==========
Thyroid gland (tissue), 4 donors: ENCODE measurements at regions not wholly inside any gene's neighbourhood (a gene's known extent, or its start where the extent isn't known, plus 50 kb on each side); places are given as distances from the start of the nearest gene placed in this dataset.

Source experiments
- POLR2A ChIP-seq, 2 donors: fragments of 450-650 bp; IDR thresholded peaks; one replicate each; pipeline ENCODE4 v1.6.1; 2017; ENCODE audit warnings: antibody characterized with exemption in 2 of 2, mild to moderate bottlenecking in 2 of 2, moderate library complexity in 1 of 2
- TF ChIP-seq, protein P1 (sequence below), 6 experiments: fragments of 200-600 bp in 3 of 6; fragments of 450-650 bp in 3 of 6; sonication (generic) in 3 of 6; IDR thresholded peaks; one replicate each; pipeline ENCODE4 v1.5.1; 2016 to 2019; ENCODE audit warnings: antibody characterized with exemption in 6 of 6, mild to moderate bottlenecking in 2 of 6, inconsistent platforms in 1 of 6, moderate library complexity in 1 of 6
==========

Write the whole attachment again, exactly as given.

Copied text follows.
Thyroid gland (tissue), 4 donors: ENCODE measurements at regions not wholly inside any gene's neighbourhood (a gene's known extent, or its start where the extent isn't known, plus 50 kb on each side); places are given as distances from the start of the nearest gene placed in this dataset.

Source experiments
- POLR2A ChIP-seq, 2 donors: fragments of 450-650 bp; IDR thresholded peaks; one replicate each; pipeline ENCODE4 v1.6.1; 2017; ENCODE audit warnings: antibody characterized with exemption in 2 of 2, mild to moderate bottlenecking in 2 of 2, moderate library complexity in 1 of 2
- TF ChIP-seq, protein P1 (sequence below), 6 experiments: fragments of 200-600 bp in 3 of 6; fragments of 450-650 bp in 3 of 6; sonication (generic) in 3 of 6; IDR thresholded peaks; one replicate each; pipeline ENCODE4 v1.5.1; 2016 to 2019; ENCODE audit warnings: antibody characterized with exemption in 6 of 6, mild to moderate bottlenecking in 2 of 6, inconsistent platforms in 1 of 6, moderate library complexity in 1 of 6